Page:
When patients ask me whether saline or silicone gel breast implants would be better for them, the first thing I check is their age. The FDA has mandated that all women under the age of 22 have saline implants placed for elective cosmetic augmentations. This constitutes the only circumstance when a patient would not have a choice.
In general, the thinner a woman is, the more likely that I will recommend gel over a saline because saline implants are more likely to show rippling, even when placed under the pectoral muscle. Remember that an implant placed under the muscle is actually only covered by the muscle in its upper half. The bottom part of the implant lies immediately under the skin and breast tissue. The triangular shape of the muscle requires the bottom half of the muscle to be divided in order to create a space for the implant. It is more important for the upper half of the implant to be covered by muscle since open collars and necklines expose this portion.
If an implant is to be placed over the muscle, I almost always recommend a gel implant; under the muscle, either implant works well.
Some patients express concern about gel implants and a possible relation to rheumatoid arthritis or other autoimmune disorders. Recently, a number of studies with at least 10 years of follow-up, done by physicians with no vested interest in the outcome of the study (rheumatologists), have found no correlation between silicone breast implants and autoimmune disorders. The current implants are made of a cohesive gel that tends to keep its shape. I have cut one of these implants in half and seen the gel behave like gelatin. If you squeeze on it, it bulges but draws back together when you stop squeezing.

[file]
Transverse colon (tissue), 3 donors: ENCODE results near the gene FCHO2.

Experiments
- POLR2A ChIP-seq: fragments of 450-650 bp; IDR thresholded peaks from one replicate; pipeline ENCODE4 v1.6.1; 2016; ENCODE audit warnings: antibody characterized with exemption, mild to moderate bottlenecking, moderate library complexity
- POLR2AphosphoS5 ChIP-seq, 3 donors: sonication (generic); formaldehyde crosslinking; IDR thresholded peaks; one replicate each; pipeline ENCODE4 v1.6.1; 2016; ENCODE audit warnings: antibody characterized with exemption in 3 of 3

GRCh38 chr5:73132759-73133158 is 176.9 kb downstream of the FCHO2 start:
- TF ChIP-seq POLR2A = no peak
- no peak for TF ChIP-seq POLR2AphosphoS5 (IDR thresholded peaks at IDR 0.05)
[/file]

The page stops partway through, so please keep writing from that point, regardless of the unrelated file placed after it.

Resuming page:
The FDA recommends that patients with gel implants should have screening MRIs done every three years to check for the integrity of the shell. If a tear is identified, both the FDA and the implant manufacturers ask that the implant be replaced. Occasionally, it may be difficult to determine if an abnormality in the image is a tear or not. Some may ask why replace any implant, regardless of shell integrity, if it is doing its job and not causing any problem, particularly since the new gel is cohesive? Suffice it to say that both the FDA and the manufacturers are explicit on this point. They want them replaced. Saline implants leave no question as to their status. When the shell fails, it will deflate and will need to be removed and replaced. Patients should take these facts into consideration when choosing their implants.
During your initial consultation, we will discuss the best implant options to help you achieve your needs. If you feel that all of your questions were answered, we will proceed with designing a customized breast augmentation treatment plan.